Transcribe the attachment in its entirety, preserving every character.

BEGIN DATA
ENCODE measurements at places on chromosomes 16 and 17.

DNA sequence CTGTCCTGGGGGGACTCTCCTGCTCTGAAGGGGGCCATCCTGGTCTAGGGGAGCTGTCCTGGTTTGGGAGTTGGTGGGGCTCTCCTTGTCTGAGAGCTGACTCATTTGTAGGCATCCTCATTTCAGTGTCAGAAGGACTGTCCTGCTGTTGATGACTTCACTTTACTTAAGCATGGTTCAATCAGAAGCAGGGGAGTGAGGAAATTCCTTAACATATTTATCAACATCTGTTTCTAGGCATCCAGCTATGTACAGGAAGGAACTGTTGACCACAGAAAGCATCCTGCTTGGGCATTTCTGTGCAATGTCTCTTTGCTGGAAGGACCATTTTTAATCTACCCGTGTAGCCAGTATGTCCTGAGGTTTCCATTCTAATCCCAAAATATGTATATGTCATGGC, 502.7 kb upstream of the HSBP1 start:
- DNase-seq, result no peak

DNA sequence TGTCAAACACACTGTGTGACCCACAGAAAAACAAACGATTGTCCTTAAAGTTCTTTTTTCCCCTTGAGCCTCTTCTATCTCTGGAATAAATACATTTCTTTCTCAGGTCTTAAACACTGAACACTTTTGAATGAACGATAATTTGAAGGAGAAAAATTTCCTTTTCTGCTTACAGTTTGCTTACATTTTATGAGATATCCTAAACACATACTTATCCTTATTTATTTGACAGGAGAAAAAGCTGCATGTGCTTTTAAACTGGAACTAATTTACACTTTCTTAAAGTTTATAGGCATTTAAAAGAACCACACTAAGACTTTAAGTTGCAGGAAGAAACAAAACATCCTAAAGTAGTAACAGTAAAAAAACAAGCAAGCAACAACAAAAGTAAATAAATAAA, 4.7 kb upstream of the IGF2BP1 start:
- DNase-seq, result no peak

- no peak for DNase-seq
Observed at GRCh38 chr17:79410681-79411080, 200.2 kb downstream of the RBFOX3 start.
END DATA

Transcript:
ENCODE measurements at places on chromosomes 16 and 17.

DNA sequence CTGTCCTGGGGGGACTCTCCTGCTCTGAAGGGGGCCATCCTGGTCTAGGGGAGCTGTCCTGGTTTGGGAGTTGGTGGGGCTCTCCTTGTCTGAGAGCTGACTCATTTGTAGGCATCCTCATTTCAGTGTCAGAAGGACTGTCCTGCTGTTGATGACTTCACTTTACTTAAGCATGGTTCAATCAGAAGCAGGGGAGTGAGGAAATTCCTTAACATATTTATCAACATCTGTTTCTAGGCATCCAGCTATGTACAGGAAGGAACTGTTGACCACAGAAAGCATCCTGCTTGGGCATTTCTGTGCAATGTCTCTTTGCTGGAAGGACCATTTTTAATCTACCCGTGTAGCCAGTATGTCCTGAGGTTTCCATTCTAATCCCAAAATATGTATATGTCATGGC, 502.7 kb upstream of the HSBP1 start:
- DNase-seq, result no peak

DNA sequence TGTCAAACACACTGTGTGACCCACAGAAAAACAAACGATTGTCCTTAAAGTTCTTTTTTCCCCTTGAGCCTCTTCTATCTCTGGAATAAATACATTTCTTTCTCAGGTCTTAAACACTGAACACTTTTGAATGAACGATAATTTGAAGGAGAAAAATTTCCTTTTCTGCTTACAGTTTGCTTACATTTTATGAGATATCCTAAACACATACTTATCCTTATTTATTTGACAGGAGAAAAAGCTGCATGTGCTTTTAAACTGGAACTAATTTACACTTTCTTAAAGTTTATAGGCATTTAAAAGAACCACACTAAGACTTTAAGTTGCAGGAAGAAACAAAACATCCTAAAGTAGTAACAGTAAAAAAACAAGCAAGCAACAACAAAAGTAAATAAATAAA, 4.7 kb upstream of the IGF2BP1 start:
- DNase-seq, result no peak

- no peak for DNase-seq
Observed at GRCh38 chr17:79410681-79411080, 200.2 kb downstream of the RBFOX3 start.